Second, the porosity of the carbon additives and their hydrophobicity should also be considered. The hydrophobic environment provided by the carbon additive (Table 2) favors the adsorption of phenol in the nanopores, as above-mentioned. Dissolved molecular oxygen from the solution is also adsorbed in the pores – the hydrophobic effect of dissolved oxygen in water is due to changes in the clustering of water molecules; the density of water clusters adsorbed in hydrophobic surfaces is low, encouraging non-polar dissolved oxygen gas accumulation (Matsis and Grigoropoulou, 2008; Dastgheib and Karanfil, 2004). The latter, which can boost the participation of the photogenerated electrons in the multielectron reduction of O2 (O2 + 2H+ + 2e = H2O2, and O2 + 4H+ + 2e = 2H2O), as the π-electron reservoir guarantees the close proximity of more than one electron (needed to favor the multielectron reduction), in a similarly way as reported for metal loaded WO3 (Ho et al., 2012). The ability of dissolved oxygen to concentrate on the hydrophobic surface of the catalysts at the local environment of the carbon matrix, combined with the enhanced electron transfer properties of the CNT would account for the higher catalytic activity of WO3/CNT. For WO3/HC and WO3/CL, the charge transfer process is limited by the lower conductivity of the carbon phase (Table 2 and Figures 5 and 6), as supported by the HI results and Raman spectroscopy.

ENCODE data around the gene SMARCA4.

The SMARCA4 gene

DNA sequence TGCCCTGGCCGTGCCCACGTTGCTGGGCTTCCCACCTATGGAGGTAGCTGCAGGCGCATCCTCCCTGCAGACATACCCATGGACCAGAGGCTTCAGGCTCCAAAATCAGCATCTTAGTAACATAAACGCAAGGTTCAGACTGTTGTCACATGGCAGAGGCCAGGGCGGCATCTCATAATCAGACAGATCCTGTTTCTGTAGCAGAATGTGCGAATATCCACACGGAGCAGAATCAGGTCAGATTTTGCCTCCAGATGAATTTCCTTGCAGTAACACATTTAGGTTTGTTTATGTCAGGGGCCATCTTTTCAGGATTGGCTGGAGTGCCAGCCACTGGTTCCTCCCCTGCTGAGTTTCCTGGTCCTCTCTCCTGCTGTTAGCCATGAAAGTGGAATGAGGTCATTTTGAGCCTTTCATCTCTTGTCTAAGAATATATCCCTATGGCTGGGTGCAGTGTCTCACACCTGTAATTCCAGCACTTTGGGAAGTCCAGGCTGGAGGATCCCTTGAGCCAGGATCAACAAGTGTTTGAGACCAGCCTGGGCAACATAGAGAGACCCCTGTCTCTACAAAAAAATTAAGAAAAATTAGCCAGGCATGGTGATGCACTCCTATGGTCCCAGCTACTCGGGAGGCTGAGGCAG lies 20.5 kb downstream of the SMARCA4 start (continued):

Another possibility is the stabilization of the holes through the oxidation of water molecules co-confined in the nanopore space of the carbons, leading to the formation of reactive oxygen species (ROS) necessary for photooxidation reaction. The ability of the hybrid photocatalysts to form radicals was confirmed by spin resonance spectroscopy using a nitrone spin trapping agent (Figure 7). Similar ESR patterns were obtained for all the samples, with the characteristic quartet peak profile with 1:2:2:1 intensity (g = 2.006, aN = abH = 14.8 G hyperfine splitting constants) of the DMPO-OH adduct attributed to hydroxyl and superoxide radicals (Finkelstein et al., 1980; Velasco et al., 2013a). Quantification of the relative abundance of ROS showed rather constant concentration levels in the photocatalysts, pointing out that the slightly higher basicity on the surface of WO3/carbons compared to bare WO3 does not affect their affinity to generate species with unpaired electrons (i.e., OH radicals). In this regard, it should be noted that the carbon additives used in this work have the capacity themselves to photogenerate ROS upon illumination (Velasco et al., 2013a). Thus, charge carriers are generated as a result of both WO3–photon and carbon–photon interactions; if splitting is favored (due to existence of reservoir, electron acceptors and hole scavengers), they can propagate and participate in charge transfer reactions (either involving direct hole oxidation due to the proximity of phenol molecules in the adsorbed state, and/or radical mediated mechanisms). All these processes may coexist simultaneously and may contribute to the observed superior activity of the hybrid WO3/carbon catalysts (Haro et al., 2012; Velasco et al., 2013a).


Figure 7. (A) Characteristic ESR signal of DMPO-OH adduct (inset) obtained upon 20 min of irradiation of an aqueous suspensions of the WO3/carbon photocatalysts, (B) Quantification of the radical species detected from the ESR signals corresponding to DMPO-OH adducts by integration of the second peak in the 1:2:2:1 quartet profile (marked as*).

Rhodamine B Photodegradation